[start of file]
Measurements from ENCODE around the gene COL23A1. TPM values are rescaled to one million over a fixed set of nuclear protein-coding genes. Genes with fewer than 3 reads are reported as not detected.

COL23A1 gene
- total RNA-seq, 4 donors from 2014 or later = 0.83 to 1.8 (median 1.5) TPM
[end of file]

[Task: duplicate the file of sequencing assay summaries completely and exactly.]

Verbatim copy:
Measurements from ENCODE around the gene COL23A1. TPM values are rescaled to one million over a fixed set of nuclear protein-coding genes. Genes with fewer than 3 reads are reported as not detected.

COL23A1 gene
- total RNA-seq, 4 donors from 2014 or later = 0.83 to 1.8 (median 1.5) TPM